Sunday Salon: Norman’s icy challenge

TSSbadge3 Norman at Crime Scraps wrote a post asking what books in the crime-fiction genre you would recommend to someone who has never read any before. Not so much "desert island books" as "snowed-in on Dartmoor books", he writes. Norman's challenge is to recommend one book from each of twelve sub-genres recommended by BookMarcs online blog (see discussion on Friend Feed - I think the link to BookMarcs was first posted by Mack, but I can't now find the evidence). Of course, one could argue late into the night about these sub-genres (see here for Dorte's preference), but for the purposes of this exercise,  I am going to take them as read and try to recommend one book from each. Any readers who wish to take up the challenge are very welcome to do so, and to drop a line in the comments so I can read your choices!


Last Seen Wearing by Hillary Waugh

Locked room mystery:

The Locked Room by Maj Sjowall and Per Wahloo

Golden Age mystery:

Have His Carcase by Dorothy L Sayers

Historical fiction:

The Tenderness of Wolves by Stef Penney

Crime fiction:

Little Criminals by Gene Kerrigan

Detective fiction:

The Black Echo by Michael Connelly

Hardboiled detective fiction:

Flood by Andrew Vachss

Inverted detective fiction:

Sleeping Beauty by Philip Margolin

Thriller fiction:

Where are the Children? by Mary Higgins Clark

Spy and espionage fiction

In the Evil Day by Peter Temple

Caper fiction:

The Herring Seller's Apprentice by L C Tyler

Psychological suspense fiction:

Losing You by Nicci French

And to make the dozen a baker's dozen,

Journalism crime fiction:

Paradise by Lisa Marklund

I could get into this – if you are interested in science-in-crime fiction:

Total Eclipse by Liz Rigbey

And chess-in-crime fiction:

The Queen's Gambit by Walter Tevis.

OK, I'll stop there. I realise that I could repeat this process a dozen more times, listing a different set of recommendations in each list.

Here are Dorte's dozen recommendations. I haven't come across anyone else who has yet completed the Crime Scraps challenge.

9 thoughts on “Sunday Salon: Norman’s icy challenge

  1. This is a great list! I’m just really starting to read crime fiction outside the espionage genre, and for that right now I’d have to say my favorite is anything by Vince Flynn. I just finished my first foray into hard-boiled detective stories with Bonnie Kozek’s Threshold ( ). Honey McGuiness is a character I can’t wait to see more of, and the whole story just kept me on edge right through to the end.

  2. Er, thanks “Ruth” – interesting that your name “Ruth” links to this Bonnie Kozek website. Not one, therefore, that I’ll be checking out as I am not fond of spam.
    Incidentally, I was convinced I put Dashiell Hammett’s The Dain Curse in the list, but I see it is not there. How could I have missed that one out? There are several categories I could have put it in.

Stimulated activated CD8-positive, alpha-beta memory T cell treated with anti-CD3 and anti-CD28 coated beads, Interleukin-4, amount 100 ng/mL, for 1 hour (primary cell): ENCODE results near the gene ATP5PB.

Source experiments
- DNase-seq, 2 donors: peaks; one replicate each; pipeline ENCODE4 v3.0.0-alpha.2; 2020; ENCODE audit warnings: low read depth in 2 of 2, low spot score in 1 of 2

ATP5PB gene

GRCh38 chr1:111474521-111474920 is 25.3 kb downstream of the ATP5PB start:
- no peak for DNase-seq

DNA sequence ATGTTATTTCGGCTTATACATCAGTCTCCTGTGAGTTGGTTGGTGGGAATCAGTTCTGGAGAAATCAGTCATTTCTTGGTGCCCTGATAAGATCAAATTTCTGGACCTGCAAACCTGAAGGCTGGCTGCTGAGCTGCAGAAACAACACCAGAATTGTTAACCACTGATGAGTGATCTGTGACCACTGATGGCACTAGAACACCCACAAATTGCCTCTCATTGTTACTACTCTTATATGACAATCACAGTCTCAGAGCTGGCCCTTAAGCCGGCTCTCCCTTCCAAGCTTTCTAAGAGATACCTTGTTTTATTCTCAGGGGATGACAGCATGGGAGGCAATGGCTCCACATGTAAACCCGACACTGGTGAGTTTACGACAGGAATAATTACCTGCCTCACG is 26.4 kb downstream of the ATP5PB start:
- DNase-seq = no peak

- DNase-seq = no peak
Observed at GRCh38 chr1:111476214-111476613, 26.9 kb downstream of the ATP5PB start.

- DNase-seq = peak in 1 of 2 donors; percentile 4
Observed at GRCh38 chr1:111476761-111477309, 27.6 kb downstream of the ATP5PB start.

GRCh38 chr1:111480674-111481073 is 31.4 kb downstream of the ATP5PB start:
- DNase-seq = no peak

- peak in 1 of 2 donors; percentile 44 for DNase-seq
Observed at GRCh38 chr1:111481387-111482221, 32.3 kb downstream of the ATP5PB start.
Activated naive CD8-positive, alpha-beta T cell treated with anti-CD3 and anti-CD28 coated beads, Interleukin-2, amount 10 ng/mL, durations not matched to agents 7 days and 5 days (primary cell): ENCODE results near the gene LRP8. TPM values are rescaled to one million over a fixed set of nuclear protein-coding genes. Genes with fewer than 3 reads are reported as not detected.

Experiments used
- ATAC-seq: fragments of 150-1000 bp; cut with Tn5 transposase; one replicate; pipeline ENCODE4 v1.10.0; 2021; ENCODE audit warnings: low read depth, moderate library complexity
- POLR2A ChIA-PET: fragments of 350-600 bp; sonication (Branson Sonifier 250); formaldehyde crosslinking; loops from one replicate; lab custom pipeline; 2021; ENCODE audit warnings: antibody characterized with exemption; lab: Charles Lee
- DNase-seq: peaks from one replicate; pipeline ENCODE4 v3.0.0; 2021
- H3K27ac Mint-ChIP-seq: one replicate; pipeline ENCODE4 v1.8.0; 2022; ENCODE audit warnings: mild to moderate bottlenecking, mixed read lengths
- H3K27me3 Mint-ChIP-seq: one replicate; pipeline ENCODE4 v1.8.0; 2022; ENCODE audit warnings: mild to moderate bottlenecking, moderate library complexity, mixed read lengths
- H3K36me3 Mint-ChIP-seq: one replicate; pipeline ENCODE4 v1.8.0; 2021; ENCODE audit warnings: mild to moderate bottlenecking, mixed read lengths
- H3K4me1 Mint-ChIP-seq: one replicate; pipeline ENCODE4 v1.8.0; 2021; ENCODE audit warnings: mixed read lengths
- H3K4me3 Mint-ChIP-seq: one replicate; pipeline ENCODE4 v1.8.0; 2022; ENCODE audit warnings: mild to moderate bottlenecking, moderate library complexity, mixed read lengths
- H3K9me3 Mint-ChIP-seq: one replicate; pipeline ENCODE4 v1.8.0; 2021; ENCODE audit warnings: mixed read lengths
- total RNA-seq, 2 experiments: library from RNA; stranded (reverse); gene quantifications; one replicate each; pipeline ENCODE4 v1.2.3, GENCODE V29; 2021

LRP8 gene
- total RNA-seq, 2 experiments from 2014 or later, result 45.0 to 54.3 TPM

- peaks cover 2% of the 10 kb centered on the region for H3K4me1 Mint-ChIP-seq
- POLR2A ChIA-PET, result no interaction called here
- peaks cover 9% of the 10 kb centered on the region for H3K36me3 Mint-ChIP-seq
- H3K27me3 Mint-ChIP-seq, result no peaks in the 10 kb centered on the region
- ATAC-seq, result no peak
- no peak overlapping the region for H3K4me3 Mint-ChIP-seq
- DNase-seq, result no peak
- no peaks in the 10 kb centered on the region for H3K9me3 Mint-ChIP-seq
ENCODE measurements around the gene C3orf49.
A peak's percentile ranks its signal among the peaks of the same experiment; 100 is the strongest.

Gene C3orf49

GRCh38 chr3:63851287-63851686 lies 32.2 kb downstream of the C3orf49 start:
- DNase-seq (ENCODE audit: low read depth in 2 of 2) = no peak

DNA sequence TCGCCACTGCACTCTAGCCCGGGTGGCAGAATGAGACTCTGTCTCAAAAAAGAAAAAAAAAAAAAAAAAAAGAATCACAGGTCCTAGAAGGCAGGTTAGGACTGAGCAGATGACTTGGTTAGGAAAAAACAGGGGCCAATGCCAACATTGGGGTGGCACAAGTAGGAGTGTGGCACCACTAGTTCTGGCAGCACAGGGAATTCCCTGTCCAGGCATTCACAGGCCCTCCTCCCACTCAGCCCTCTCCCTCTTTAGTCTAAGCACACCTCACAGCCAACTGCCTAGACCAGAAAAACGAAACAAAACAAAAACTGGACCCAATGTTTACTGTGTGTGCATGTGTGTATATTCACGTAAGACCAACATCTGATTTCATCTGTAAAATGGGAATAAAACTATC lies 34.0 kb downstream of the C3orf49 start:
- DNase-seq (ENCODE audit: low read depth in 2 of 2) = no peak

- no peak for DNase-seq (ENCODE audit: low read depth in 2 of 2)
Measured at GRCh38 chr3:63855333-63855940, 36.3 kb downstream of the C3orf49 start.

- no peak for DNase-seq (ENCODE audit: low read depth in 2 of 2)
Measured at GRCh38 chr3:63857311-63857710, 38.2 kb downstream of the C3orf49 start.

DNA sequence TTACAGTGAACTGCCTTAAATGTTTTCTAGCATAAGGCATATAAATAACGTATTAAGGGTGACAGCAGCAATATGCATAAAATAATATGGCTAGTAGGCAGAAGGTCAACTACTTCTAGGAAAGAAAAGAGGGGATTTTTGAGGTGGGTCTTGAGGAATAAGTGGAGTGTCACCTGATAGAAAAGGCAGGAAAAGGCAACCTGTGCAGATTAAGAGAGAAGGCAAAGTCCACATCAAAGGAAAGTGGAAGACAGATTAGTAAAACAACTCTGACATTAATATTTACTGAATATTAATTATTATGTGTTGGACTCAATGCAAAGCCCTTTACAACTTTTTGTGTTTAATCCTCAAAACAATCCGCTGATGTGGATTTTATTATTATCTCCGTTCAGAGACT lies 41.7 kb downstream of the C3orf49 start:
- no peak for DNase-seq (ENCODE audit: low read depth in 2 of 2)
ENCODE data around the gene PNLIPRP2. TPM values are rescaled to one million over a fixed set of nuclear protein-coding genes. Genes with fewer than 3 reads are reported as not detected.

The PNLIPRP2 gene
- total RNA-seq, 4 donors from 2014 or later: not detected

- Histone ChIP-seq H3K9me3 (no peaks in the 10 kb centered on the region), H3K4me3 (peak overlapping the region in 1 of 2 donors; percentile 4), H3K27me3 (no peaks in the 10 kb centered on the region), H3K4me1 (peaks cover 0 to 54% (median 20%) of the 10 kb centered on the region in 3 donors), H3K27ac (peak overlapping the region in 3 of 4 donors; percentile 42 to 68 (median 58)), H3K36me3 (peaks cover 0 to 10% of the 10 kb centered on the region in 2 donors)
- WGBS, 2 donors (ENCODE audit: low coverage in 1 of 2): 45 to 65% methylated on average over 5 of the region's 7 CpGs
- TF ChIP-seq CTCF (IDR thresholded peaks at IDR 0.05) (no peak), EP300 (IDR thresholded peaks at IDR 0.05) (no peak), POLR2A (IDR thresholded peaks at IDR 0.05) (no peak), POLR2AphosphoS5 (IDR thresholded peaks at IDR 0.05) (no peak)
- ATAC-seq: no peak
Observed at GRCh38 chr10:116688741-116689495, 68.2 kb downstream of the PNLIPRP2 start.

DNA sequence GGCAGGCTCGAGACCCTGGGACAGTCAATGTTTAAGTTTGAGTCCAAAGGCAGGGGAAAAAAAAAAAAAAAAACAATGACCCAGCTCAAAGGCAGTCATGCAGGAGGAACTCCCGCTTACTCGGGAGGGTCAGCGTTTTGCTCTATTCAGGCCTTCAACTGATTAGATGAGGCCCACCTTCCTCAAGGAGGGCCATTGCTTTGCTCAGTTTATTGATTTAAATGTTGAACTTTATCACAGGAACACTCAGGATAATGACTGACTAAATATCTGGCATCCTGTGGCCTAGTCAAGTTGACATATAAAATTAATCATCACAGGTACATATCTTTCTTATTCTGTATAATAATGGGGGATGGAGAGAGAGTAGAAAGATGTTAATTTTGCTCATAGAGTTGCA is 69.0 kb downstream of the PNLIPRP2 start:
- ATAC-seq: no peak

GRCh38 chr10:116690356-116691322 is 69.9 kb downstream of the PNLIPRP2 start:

3. Thanks for another interesting post, Maxine.
    To be quite honest, my list contains 10 books which I have read and enjoyed, + three I had to google to fulfil the requirements šŸ™‚
    The ones I have NOT read are written by: Caroline Graham, Anne Holt and Leif Davidsen. I have read other books written by them which I can recommend, however.

  4. Mack has kindly reminded me where he posted the link to BookMarcs which stimulated Norman’s “dozen” post, so here it is: . Thanks, Mack.
    Dorte – well, I have read all the books on my list and enjoyed them tremendously at the time, but some of them (eg the Sayers and the Waugh) I read so long ago that I can barely remember anything except the bare bones and the “enjoyment factor” – I do not know if I’d like them now if I read them again. Hope so, as they are part of my “memory mosaic” (such as it is).

  5. I am sorry to have set such a difficult challenge ;o) but you and Dorte seem to have come up with some very interesting and stimulating choices. I am finishing off a review for Karen but I will return to this next week.
    Have you just changed your template or have I been half asleep for the last few weeks? I like it.

  6. Interesting list. I’ve only read a few of your picks. I nearly read Total Eclipse, but managed to leave it in a cafe minutes after buying it and never got round to a second purchase!

  7. Total Eclipse is a fascinating book. Not only for the unusual (for crime fiction) science theme (astronomy, which is perhaps obvious from the title) but for its subtle feminist agenda. Apart from the main character, everyone who figures is a woman. I have read Liz Rigbey’s second novel, which I enjoyed but not as much as this one. She does not seem to write much. Total Eclipse is slightly let down by the solution, but it is a tremendous book and I am sure any reader would be swept along by it.
    Yes, Norman, I changed the template today —- I am so fickle!

  8. What a good list Maxine. I think I would just snatch up a handful of the multiple books around th ehouse and give them those!

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